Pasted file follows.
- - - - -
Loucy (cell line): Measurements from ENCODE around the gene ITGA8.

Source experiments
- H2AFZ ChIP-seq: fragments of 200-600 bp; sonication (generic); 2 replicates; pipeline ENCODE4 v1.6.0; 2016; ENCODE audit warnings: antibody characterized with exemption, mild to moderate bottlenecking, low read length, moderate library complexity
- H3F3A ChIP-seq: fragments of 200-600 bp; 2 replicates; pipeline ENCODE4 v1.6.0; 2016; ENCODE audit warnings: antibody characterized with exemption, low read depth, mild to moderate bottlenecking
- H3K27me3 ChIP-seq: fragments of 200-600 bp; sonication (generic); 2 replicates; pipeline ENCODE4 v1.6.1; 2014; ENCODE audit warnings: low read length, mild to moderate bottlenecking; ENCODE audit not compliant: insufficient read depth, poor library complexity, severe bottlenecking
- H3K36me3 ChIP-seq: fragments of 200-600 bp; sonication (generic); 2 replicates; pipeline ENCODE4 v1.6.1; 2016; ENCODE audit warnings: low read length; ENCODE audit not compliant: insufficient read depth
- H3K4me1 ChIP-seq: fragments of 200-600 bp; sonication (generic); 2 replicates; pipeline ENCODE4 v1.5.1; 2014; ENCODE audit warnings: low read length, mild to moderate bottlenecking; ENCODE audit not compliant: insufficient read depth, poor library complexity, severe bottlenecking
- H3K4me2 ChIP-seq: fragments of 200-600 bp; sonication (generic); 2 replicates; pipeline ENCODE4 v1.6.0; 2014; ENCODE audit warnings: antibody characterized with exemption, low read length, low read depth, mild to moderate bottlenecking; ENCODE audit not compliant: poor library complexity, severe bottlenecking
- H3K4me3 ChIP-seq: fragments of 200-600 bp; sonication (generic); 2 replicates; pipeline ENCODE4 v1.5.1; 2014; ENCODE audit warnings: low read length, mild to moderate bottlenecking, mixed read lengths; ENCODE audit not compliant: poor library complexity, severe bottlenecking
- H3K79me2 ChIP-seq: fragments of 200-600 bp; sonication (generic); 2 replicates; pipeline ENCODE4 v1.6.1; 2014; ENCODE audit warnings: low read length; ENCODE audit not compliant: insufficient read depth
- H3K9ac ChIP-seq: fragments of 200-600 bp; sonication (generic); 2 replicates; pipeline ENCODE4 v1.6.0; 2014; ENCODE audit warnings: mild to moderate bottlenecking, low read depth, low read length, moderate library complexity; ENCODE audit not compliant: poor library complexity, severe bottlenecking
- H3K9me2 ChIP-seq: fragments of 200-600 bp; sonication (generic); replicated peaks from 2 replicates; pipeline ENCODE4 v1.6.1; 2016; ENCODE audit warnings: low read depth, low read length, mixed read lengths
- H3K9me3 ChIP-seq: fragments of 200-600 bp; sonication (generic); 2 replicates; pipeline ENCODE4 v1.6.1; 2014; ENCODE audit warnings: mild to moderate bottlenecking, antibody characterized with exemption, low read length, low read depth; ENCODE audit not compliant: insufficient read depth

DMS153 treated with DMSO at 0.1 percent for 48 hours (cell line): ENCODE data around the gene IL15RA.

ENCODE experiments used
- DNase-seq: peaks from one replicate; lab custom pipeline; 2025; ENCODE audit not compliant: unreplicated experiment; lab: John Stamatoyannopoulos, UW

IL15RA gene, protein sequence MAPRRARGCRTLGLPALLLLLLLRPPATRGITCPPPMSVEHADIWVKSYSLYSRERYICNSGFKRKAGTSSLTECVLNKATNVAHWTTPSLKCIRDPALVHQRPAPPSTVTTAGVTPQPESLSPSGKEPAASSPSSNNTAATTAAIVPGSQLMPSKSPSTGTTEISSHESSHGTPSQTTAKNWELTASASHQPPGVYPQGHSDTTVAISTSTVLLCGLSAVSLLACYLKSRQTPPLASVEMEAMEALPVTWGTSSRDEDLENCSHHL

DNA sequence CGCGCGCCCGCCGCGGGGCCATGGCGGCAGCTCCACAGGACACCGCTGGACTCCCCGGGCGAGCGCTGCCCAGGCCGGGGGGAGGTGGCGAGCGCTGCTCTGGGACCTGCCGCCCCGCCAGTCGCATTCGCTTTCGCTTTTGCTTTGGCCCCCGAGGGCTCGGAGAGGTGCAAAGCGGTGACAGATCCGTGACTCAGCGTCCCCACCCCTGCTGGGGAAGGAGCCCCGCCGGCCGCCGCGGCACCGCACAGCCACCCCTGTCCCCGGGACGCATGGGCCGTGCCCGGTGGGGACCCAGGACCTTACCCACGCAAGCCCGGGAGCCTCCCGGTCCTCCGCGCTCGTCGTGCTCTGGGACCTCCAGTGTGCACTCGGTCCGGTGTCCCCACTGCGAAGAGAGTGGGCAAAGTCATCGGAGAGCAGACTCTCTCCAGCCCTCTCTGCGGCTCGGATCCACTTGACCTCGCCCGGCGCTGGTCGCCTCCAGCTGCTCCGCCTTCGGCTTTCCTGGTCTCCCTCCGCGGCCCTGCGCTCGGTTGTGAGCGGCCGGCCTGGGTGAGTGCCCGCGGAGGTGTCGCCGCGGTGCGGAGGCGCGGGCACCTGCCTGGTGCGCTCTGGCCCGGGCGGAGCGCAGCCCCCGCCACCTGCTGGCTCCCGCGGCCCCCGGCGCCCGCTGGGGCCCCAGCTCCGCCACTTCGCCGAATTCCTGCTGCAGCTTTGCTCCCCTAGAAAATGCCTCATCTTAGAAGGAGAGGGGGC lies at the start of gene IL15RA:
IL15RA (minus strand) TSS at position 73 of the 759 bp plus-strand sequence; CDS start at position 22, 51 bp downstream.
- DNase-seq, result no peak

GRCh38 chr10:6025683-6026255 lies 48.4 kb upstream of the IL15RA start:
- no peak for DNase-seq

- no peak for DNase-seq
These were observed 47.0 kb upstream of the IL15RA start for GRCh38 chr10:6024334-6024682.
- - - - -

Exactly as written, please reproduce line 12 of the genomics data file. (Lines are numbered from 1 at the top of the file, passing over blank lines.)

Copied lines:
- H3K9me2 ChIP-seq: fragments of 200-600 bp; sonication (generic); replicated peaks from 2 replicates; pipeline ENCODE4 v1.6.1; 2016; ENCODE audit warnings: low read depth, low read length, mixed read lengths